Novartis has pulled questionable efficacy claims in a direct-to-consumer ad campaign for its breast cancer drug Kisqali after the National Advertising Division (NAD) ruled they didn’t stack up, though similar claims made to healthcare professionals can stay.
The NAD decision comes after Novartis irked rival Eli Lilly over claims about how well its breast cancer drug Kisqali works.
Lilly, which markets rival CDK4/6 inhibitor breast cancer drug Verzenio, took umbrage with the claim that Kisqali was the: “Only drug in class with consistently proven survival benefit in HR+/HER2- metastatic breast cancer … across three Phase III trials” and complained to the NAD, which regulates drug ads.
The NAD said the wording of this made it a “comparative” statement in that it appeared as if it was comparing its drug to other CDK4/6 inhibitors in this space, such as Verzenio. The NAD said that as a result, the ad suggests Kisqali is “more effective and provides superior survival benefits to its rivals.”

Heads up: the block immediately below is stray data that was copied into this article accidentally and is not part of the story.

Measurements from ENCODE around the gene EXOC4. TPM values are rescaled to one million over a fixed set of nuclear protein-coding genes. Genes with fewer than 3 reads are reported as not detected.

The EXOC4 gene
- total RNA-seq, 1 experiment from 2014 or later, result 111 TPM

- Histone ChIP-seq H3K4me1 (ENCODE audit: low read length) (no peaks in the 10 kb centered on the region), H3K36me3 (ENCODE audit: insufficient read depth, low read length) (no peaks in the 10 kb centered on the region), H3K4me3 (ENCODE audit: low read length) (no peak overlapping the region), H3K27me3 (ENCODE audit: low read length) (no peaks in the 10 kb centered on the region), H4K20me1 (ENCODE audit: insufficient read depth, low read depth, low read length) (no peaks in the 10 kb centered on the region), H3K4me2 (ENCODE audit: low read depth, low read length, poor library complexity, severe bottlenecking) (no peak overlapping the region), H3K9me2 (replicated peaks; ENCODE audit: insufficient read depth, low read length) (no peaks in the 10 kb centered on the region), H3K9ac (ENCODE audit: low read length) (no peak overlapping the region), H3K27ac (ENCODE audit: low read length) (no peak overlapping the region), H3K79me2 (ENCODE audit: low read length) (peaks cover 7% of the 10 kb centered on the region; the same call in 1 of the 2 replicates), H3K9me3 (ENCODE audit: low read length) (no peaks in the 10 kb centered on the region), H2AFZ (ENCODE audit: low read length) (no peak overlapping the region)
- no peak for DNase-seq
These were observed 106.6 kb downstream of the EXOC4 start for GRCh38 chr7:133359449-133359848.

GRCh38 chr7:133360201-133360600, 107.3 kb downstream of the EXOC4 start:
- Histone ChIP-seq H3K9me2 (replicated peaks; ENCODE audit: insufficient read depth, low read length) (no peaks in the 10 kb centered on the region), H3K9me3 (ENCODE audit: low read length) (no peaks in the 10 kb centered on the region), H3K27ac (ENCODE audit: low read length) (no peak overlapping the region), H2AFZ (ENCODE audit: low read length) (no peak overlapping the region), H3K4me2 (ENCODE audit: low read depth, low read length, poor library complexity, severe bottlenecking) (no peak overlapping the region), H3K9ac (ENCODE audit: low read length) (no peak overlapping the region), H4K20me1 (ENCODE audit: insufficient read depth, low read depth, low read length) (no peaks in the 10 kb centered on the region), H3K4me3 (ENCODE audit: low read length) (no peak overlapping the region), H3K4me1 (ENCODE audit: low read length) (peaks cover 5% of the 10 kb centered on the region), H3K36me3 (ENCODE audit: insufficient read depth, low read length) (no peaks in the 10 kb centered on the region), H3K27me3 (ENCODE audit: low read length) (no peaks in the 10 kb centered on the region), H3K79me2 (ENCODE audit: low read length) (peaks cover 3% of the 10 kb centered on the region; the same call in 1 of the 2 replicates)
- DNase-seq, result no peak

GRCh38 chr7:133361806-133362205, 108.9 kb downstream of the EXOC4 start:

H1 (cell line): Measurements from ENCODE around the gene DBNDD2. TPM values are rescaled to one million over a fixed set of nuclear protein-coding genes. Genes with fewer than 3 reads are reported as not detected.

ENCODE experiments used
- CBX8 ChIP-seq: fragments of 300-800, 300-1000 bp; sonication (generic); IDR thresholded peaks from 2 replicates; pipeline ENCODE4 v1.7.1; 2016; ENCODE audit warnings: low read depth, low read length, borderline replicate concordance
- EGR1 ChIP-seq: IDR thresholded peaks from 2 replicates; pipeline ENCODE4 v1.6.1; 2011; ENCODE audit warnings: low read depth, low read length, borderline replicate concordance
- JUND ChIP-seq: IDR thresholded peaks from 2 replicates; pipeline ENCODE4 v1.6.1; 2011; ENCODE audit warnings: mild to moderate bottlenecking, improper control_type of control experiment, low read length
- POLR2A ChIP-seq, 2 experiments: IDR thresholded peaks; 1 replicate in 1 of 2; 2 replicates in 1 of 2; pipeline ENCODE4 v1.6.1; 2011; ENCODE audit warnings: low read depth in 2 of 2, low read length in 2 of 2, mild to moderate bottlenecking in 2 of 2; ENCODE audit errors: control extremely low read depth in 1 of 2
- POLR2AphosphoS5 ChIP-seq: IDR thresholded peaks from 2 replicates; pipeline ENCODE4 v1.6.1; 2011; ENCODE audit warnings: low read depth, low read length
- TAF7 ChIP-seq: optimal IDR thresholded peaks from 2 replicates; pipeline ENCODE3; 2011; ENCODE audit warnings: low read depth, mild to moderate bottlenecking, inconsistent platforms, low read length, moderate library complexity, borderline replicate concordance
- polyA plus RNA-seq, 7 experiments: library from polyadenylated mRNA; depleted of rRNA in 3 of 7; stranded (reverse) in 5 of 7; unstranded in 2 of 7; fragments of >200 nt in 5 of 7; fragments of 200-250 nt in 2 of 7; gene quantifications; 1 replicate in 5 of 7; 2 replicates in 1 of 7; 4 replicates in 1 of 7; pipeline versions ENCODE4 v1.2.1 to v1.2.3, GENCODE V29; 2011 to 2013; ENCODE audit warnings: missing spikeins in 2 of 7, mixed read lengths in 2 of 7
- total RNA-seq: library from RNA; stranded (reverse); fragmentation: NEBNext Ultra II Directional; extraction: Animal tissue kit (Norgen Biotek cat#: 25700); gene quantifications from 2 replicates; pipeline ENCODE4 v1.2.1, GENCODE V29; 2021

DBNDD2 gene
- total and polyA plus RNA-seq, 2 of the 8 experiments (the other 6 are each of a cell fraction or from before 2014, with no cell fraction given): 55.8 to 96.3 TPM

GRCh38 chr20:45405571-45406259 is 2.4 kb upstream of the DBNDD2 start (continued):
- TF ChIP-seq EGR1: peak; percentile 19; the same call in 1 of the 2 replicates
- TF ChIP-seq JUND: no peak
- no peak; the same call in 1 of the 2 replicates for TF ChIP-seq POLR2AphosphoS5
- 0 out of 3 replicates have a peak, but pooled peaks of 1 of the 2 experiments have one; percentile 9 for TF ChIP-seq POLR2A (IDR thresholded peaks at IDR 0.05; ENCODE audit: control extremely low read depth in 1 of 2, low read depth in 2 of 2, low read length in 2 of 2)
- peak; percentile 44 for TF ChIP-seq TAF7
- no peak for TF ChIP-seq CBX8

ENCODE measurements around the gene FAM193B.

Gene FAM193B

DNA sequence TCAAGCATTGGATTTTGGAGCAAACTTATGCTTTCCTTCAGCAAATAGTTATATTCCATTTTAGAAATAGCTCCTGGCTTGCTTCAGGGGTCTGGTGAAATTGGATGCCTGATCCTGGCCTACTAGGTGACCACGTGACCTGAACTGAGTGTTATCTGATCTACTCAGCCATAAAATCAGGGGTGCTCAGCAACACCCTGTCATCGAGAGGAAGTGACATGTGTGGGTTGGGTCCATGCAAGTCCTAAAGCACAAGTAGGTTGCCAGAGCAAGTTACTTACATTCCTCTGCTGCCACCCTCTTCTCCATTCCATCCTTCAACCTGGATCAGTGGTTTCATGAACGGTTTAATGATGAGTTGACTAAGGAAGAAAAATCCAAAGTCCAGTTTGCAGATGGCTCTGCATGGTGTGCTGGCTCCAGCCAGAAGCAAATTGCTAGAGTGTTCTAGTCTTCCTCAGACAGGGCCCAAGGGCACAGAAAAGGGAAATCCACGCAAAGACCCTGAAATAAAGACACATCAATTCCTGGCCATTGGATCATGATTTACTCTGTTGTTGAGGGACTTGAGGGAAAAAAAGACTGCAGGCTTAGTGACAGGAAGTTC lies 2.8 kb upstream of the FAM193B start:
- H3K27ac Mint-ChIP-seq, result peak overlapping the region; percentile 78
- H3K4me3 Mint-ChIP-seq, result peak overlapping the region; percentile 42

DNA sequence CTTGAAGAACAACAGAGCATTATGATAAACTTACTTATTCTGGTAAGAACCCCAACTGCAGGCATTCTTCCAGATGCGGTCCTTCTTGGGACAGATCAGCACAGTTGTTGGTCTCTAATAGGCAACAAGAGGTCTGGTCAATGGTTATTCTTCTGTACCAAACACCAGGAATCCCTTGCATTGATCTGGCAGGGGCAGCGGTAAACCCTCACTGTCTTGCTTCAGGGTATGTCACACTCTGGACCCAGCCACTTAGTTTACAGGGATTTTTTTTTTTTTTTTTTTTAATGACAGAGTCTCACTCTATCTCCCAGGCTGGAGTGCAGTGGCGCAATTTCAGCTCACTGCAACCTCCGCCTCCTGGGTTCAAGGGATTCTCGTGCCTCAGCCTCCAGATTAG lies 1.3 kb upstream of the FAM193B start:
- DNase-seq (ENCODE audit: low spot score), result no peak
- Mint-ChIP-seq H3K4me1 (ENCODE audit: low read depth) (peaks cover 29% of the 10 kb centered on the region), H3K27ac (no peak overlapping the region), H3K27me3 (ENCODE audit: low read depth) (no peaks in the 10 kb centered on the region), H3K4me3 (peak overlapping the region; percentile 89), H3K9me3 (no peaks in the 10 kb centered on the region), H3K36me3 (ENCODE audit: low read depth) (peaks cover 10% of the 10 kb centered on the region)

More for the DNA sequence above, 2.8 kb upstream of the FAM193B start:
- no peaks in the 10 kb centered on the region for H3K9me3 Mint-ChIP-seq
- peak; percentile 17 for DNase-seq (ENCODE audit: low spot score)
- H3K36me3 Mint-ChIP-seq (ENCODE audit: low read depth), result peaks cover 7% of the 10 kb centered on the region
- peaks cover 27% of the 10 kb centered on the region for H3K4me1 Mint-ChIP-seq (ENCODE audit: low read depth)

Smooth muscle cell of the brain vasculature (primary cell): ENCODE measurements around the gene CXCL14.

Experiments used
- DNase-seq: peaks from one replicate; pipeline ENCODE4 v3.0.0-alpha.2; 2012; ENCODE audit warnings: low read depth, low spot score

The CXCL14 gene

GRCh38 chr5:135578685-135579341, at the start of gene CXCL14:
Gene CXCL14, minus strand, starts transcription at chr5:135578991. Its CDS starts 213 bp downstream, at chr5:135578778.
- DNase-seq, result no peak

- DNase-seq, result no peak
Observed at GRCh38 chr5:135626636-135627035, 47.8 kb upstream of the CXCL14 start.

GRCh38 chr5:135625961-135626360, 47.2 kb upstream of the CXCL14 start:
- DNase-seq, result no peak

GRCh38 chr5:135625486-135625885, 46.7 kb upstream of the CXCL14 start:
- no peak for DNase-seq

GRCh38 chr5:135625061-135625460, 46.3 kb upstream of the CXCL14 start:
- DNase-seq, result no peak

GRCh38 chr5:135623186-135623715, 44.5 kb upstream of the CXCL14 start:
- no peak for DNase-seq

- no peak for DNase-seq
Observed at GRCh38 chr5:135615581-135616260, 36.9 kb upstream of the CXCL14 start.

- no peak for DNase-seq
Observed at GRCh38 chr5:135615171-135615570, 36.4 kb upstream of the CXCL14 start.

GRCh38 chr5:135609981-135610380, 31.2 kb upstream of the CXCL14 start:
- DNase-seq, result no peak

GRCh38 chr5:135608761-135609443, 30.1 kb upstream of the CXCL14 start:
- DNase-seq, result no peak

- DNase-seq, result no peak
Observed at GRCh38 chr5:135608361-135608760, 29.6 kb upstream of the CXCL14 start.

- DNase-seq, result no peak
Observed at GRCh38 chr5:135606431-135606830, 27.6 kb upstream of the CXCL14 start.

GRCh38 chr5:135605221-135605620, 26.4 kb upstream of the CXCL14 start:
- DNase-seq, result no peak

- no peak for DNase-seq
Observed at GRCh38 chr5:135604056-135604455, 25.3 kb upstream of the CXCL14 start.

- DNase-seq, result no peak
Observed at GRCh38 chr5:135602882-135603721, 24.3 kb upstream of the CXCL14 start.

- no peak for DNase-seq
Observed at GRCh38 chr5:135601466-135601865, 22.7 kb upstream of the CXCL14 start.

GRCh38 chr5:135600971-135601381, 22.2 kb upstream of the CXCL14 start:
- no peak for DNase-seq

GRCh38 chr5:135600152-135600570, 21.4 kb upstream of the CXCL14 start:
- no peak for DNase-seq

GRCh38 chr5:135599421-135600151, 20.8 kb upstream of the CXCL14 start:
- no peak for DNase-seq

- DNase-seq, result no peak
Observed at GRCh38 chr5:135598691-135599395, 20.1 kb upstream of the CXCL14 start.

But the data Novartis has published on its drug simply do not back this up, the NAD said in a release, and consumers are not medically trained and thus cannot understand the nuance in the original statement Novartis makes.
Therefore, when it comes to DTC ads, the NAD said Novartis has to pull “Only drug in class with consistently proven survival benefit in HR+/HER2- metastatic breast cancer across three Phase III trials,” from its DTC campaign.
While Novartis said it “respectfully disagrees” with NAD’s findings, it said it will comply and “plans to discontinue the claim in consumer-facing advertising.”
The case is a little unusual, however. The NAD said Novartis can make similar claims directed to healthcare professionals because, unlike consumers, HCPs are medically trained and better prepared to understand this was not seeking a direct comparison based on available data.
The NAD said in its ruling that is “has long recognized that health care providers and specialists are a sophisticated audience and are better equipped to decipher the advertised results of clinical data than the general consumer.”
The crux here was that Novartis had made “a reasonable basis for the HCP-directed claim” about its drug, and the NAD said it did not need to pull these claims when it comes to a HCP audience.